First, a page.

In an interview with James Nichols, Moore addresses the 2nd amendments guarantee off the right to bear arms and the reason behind the need to bear arms. Through subtle use of narration, word play, low-key lighting, humour, and indirect questions, Moore portrays Nichol’s views in a negative way and elicits feelings of discontent and skepticism in the audience. Moore first pictures James Nichols as a food farmer and chats about the produce and farm. He then interjects that James Nichols and Terry Nichols were charged and arrested for making practice bombs on the farm in connection to the Oklahoma city bombing that claimed 168 lives and convicted Terry Nichols for life, and Timothy McVeigh. However, the federal government could not find evidence for James Nichols and the charges were dropped. While outside, Moore asks if they (the federal government) found anything on the farm. He leaves the question vague and open for response. Nichols replies,” Um, yeah. blasting caps, dynamite blasting caps, dynamite fuse, black powder, you know, for muzzle-loaders…” (Moore, Michael. Bowling for Columbine) With that statement, the audience is filled with skepticism. The scene changes location to a dimly lit dining room in James Nichols house, where Nichols vents on how the government has enslaved the the people and how a government turned tyrannical should be overthrown. The dark hues of the scene and existence of shadows casts a mysterious mood and increases the suspense and tension. In response, Moore drops a thought-provoking question when he asks Nichols, “Why not use Gandhi’s way? He didn’t have any guns, and he beat the British Empire.” Nichols replies, “I’m not familiar with that.” (Moore, Michael. Bowling for Columbine)
The audience is left to ponder the need for guns and the way in which guns are wielded to accomplish one’s agenda. The documentary then diverts to another scene before coming back to James Nichols. Moore asks Nichols if he believes it was right to blow up the building in Oklahoma city and why it was blown up. Moments later Nichols remarks, “I use the pen because the pen is mightier than the sword. But you always must keep a sword handy for when the pen fails. I sleep with a. 44 Magnum under my pillow…” (Moore, Michael. Bowling for Columbine) Moore expresses disbelief and Nichols takes him to the bedroom to show him but requests the camera be left outside. In the bedroom viewers are led to deduce through the conversation that Nichols puts the gun to his head. At this point, the audience is swayed to question Nichols’ sanity. “No-one has a right to tell me that I can’t have it. That is protected under our Constitution,” Nichols says. “Where does it say a handgun is protected?” (Moore, Michael. Bowling for Columbine) Through the ongoing dialogue, the audience is incited to question the meaning of “arms” and it’s correlation to gun prevalence and violence. Viewers realize that a person in that emotional state is allowed to have a gun in their possession and that these type of people could live right next to you? Moore asks, “Do you think you should have the right to have weapons-grade plutonium here on the farm?” Nichols is placed in a corner and says that, “He doesn’t want it,” before later saying, “that should be restricted.” Moore confirms, “So you believe in some restrictions?” Nichols replies, “Well there are wackos out there.” (Moore, Michael. Bowling for Columbine) With this statement, the audience is prompted to identify the irony within the sentence.
In one of the most moving and captivating parts of the documentary, Moore introduces Richard Costaldo and Mark Taylor, survivors and victims of the Columbine shooting. He evokes empathy from the audience by describing the bullets sold at 17 cents each at K-Mart and draws a correlation between those bullets and the bullets that are embedded in the bodies of the kids that leaves one in a wheelchair and the other barely walking. Moore takes them to K-Mart where they ask to speak to Chuck Conaway, the CEO of the company, to request the discontinuation of the sale of 9mm bullets. When the group is met with a Kmart representative, told that Conaway is gone, and their questions deflected, the audience is led to feel dejected. The audience empathizes with the group who had just traveled a long way and were hoping for answers but were met with rejection. The following day when Lori McTavish, the vice president of communications for K-Mart delivers a speech that Kmart would be phasing out handgun ammunition within the continental US in the next 90 days, the audience resonates with the group with feelings of elation. The audience feels that there is hope for change to be accomplished, (the audience feels that there is hope for change even if it takes small steps) (the audience feels that change can be accomplished even if it takes small steps) even if it’s through small steps. Through effective use of pathos, Moore impacts the audience to action through fear to address the concern of gun violence.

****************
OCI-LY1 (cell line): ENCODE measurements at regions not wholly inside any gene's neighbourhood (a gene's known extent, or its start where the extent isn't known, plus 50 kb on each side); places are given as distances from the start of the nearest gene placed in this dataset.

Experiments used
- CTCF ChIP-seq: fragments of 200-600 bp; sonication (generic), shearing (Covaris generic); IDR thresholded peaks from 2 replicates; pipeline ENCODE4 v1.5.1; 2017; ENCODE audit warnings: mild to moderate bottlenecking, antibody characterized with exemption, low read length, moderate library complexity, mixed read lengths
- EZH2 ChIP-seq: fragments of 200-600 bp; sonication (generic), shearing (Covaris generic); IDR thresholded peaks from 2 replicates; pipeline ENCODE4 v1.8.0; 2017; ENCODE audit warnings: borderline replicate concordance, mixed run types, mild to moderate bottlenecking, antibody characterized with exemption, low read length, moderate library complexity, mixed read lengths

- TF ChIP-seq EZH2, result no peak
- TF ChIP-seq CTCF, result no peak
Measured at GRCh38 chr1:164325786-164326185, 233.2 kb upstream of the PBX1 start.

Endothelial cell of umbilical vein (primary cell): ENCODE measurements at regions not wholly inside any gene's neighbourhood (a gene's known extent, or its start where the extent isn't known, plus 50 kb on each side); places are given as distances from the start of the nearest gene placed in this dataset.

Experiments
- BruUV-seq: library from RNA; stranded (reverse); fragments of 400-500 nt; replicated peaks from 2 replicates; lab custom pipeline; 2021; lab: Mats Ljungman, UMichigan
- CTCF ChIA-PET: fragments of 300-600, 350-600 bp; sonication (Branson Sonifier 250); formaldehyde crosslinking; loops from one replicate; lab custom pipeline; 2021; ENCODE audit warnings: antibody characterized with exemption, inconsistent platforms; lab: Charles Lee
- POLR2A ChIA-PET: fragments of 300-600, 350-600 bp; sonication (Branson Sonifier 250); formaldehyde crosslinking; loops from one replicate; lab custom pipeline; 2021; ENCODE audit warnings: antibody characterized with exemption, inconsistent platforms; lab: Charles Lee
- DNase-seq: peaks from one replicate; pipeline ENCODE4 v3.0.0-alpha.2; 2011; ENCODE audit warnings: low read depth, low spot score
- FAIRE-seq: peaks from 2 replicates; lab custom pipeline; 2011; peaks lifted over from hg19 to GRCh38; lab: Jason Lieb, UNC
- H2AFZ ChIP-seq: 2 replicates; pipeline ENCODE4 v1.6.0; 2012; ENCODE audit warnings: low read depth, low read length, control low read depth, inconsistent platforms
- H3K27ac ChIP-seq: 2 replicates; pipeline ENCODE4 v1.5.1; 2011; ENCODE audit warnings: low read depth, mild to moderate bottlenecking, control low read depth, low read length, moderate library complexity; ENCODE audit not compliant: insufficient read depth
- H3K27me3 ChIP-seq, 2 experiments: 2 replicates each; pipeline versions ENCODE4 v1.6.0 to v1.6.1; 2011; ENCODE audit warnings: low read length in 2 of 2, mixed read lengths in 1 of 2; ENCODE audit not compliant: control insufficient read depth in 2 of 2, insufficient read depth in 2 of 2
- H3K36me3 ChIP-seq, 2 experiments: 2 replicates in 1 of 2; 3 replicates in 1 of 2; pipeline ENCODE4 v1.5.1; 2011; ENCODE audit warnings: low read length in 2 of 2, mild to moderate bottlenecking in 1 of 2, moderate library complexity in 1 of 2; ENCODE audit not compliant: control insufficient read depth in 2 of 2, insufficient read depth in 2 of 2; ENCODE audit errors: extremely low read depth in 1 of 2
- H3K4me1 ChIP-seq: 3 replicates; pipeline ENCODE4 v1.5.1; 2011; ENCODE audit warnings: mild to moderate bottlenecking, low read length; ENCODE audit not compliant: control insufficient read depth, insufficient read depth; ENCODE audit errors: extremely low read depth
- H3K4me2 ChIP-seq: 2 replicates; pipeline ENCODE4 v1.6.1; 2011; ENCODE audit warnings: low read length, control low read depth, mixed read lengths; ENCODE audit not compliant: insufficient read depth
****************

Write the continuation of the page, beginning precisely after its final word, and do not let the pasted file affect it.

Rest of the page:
Throughout the film, Moore makes multiple mention of the NRA or the National Rifle Association and portrays them in a cynical way. Towards the end of the film, Moore interviews Charlton Heston, the president of the NRA from 1998 to 2003. He first mentions Heston when he tells the audience that he grew up in Michigan, “And so did this man – Oscar winning actor and president of the NRA, Mr. Charlton Heston.” “Not far from where Charles Heston and I grew up is the Michigan militia…” Heston makes his first appearance in the film right after the actual footage of the Columbine shooting. Moore makes a sharp transition from the emotional scene of the shooting and the horror experienced by the survivors to a rage-filled, callous scene of Heston shouting “from my cold, dead hands!” with a rifle above his head, in front of a massive logo of the NRA (official looking). NRA is an authoritative organization. How does Moore use ethos? He portrays this organization and portrays them in a way that damages the credibility, reliability, and integrity of the NRA. The massive contrast between scenes. Why? People hurting. People died. Then there’s this man advocating guns like a madman. So what does it do? It makes Heston a symbol of the NRA and it makes him and the NRA look bad, like they don’t care at all, lack of empathy. Moore narrates and explains to the audience, “Despite the pleas of the community in mourning, Charlton Heston came to Denver and held a large pro gun rally for the NRA.” The audience is led to feel anger at the NRA and question why they would do that?” Makes them lose trust in the NRA. He mentions that Mr. Wellington Webb, mayor of Denver, Colorado had told Heston not to come to Denver. Then he interjects another line, “As Americans we are free to travel wherever we want in our broad land.” It generates questions in the audience if we are abusing our freedoms and if Americans have a lack of sensitivity and just promote one’s goals? Later on in the film after the shooting of Kayla Rolland Provide background. In first grade. Six year old kills six year old. “From my cold dead hands…Just as he did after the Columbine shooting, Charlton Heston showed up in Flint to have a big pro-gun rally.” Interview: “There were groups affiliated with the NRA that were you know people that I’d call gun nuts writing and telling what a horrible thing it was that I had admonished homeonwers in our country about bringing weapons into our home. They wanted this little boy hung from the highest tree.” The Columbine Shooting caused many to speculate on the causes of this kind of violence.